Investment Shastra

Union Budget 2020: Overview

Union Budget 2020 Overview

Union Budget 2020 was full of hopes for some blockbuster surprises from the kitty of honourable finance minister.

The market seemed to have a lot of expectations from this budget. However, the government has limited fiscal bandwidth.

It can promote corporates to incur Capex and create a fertile business environment but can’t fill the gap of low Capex.

We are of opinion that steps taken by the government like corporate tax cuts along with GST roll-outAyushman BharatAawas Yojana, MSP increase, DBT transfer, etc are major reforms that are yet to show results at its fullest and will see its ripple effects in company’s earnings.

When the implementation of these plans reaches all beneficiaries, it will be lead to better outcomes overall taking the economy to its normal growth pace.

Key highlights from the union budget 2020 & our view:

  1. Scrapping of DDT: A dividend distribution tax for companies was introduced in the last budget and the same was not taken very positively by the markets.
    Considering the current slowdown in the economy, this move can attract more foreign capital. Positive for financial markets.
  2. Choices for tax slabs: Tax slabs for the individual tax payment were halved with the condition to no exemption. The choice to shift to a new tax regime lies with the individual taxpayer.
    Although the expectation was that tax slabs would be reduced throughout, this move can still be a positive as it provides flexibility.
    However, we do not believe that this would make a major difference in the spending capacity of the consumer as the net benefit (from the choices in tax regime) is not impactful.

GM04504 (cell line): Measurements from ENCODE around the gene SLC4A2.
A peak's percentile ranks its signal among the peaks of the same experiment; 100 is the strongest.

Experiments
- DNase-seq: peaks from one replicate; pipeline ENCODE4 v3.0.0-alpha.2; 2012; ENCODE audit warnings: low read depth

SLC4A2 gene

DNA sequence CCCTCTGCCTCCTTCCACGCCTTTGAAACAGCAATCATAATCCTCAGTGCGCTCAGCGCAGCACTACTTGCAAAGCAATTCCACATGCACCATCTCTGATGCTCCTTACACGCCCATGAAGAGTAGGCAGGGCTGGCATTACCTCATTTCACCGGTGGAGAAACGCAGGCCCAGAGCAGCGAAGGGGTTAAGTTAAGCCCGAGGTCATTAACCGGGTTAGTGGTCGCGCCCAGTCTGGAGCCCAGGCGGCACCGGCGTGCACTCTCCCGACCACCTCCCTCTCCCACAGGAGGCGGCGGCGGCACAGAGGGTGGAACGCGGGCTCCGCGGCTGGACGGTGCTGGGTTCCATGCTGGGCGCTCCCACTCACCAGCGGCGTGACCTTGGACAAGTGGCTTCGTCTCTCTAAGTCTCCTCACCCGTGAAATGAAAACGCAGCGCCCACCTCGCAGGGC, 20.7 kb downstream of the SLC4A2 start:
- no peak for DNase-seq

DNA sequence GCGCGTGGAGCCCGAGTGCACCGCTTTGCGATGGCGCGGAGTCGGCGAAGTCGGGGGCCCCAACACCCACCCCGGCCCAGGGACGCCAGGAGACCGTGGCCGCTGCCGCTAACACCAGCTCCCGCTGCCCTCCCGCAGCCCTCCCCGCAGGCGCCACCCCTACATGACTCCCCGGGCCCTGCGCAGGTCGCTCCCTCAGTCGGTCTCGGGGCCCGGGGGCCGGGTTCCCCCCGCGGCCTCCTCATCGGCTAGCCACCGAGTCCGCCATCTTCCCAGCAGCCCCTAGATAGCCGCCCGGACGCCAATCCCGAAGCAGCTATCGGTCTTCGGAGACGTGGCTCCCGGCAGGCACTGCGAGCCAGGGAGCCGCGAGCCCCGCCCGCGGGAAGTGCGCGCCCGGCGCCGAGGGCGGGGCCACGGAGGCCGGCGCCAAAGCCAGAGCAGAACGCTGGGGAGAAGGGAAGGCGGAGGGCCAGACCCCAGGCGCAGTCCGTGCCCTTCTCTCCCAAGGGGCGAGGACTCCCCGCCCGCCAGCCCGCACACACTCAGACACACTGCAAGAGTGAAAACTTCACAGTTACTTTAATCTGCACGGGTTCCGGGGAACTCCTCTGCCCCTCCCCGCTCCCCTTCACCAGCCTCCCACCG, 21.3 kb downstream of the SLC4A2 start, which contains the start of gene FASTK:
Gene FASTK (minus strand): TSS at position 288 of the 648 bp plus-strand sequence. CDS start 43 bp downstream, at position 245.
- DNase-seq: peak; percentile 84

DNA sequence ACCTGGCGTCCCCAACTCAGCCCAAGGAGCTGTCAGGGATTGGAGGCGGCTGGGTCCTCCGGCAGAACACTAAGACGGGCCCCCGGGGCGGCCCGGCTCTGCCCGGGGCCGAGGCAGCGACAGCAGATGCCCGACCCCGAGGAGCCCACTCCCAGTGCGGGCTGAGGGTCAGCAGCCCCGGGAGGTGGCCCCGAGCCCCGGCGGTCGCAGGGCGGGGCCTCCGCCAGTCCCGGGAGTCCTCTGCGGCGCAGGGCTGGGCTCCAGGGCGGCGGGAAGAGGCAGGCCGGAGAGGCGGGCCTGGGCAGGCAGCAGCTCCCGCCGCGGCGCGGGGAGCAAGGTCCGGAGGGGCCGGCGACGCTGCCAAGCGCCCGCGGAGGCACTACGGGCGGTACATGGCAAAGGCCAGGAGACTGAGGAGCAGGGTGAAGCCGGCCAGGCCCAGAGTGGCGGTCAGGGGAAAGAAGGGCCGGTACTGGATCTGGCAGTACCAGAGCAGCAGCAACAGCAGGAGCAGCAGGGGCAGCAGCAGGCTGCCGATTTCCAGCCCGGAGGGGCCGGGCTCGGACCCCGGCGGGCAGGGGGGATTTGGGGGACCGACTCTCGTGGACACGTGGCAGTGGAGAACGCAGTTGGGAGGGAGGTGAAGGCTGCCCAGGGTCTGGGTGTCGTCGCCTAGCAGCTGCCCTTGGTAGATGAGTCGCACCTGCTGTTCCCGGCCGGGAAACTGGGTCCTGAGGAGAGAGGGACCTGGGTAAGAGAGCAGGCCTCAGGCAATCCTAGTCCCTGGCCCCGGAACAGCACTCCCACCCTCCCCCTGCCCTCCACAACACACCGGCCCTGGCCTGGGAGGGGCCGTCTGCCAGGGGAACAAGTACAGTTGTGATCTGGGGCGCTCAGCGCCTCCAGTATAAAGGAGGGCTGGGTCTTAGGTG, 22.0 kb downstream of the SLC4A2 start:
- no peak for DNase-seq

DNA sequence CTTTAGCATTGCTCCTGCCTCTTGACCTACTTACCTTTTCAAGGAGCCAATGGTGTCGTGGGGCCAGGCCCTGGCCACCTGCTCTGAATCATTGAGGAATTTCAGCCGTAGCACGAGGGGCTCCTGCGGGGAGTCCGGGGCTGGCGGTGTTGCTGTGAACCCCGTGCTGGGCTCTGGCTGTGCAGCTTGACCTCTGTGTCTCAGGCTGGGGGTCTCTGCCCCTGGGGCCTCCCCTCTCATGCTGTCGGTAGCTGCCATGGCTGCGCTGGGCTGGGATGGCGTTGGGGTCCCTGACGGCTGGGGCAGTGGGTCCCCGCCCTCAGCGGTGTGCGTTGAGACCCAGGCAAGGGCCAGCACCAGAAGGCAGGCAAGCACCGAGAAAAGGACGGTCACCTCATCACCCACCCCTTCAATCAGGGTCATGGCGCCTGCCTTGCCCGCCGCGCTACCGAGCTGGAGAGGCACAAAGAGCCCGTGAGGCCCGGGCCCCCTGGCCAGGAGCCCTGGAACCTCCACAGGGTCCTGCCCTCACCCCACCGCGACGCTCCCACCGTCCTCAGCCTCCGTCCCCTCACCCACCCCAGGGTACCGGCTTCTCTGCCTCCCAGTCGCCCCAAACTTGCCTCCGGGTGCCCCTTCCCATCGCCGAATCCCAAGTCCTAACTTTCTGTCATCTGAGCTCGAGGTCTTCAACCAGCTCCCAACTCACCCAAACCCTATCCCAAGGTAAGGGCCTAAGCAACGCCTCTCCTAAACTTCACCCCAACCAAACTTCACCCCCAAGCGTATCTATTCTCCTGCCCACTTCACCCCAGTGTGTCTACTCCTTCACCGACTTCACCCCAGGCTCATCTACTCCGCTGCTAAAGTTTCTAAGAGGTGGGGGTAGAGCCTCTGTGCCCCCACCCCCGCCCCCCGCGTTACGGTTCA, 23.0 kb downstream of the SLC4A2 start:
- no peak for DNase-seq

3. Audit threshold for MSME raised to ₹5 crores from ₹1 crore. A major portion of the Indian GDP (25% in services & 33% in manufacturing) is contributed by MSME.
    Considering the current liquidity crunch that has severely affected the MSME section, this laxity in regulation would be a major positive.
  4. Steps to further deepen Debt and Gold markets. Debt ETF of CPSEs to be introduced. This would increase the liquidity of debt instruments of PSU companies in an otherwise dormant bond market.
    Bullion exchange for gold trade by global players. This would lead to better price discovery of physical gold in local markets.
  5. Increase in Divestment plan: Government plans to sell stake in LIC through IPO. And to sell stake in IDBI Bank to private investors. This will keep PSU stock prices under check.
    This opens up more room for divestment as the government can take its own stake below 51% even if it is a strategically important PSU.
    This led to sell-off in PSU stocks as more stocks will be dumped in the market by the government. We believe this can be seen as an opportunity by long term investors as the stocks will be available cheap.
    Valuations keep on rising with growth in underlying business; special situations like these unrelated to underlying business create opportunities for long term investors.
  6. Deposit insurance coverage increased to ₹5 lakh from the existing ₹1 lakh. Positive for deposit holders considering the frequency of cases of misconduct in the banking industry.
  7. Encouragement to the manufacturing sector; Encouragement to manufacture mobile phones, electronic equipment and semiconductor packaging to be introduced to encourage the private sector to build Data Centre Parks throughout the country.
    Customs duty on autos and auto parts raised by up to 10%. Positive, as it would be a push to Make in India and generate employment.
  8. Increase infra spending as ₹100 lakh crore will be invested in infrastructure over the next 5 years and to develop 100 more airports by 2024.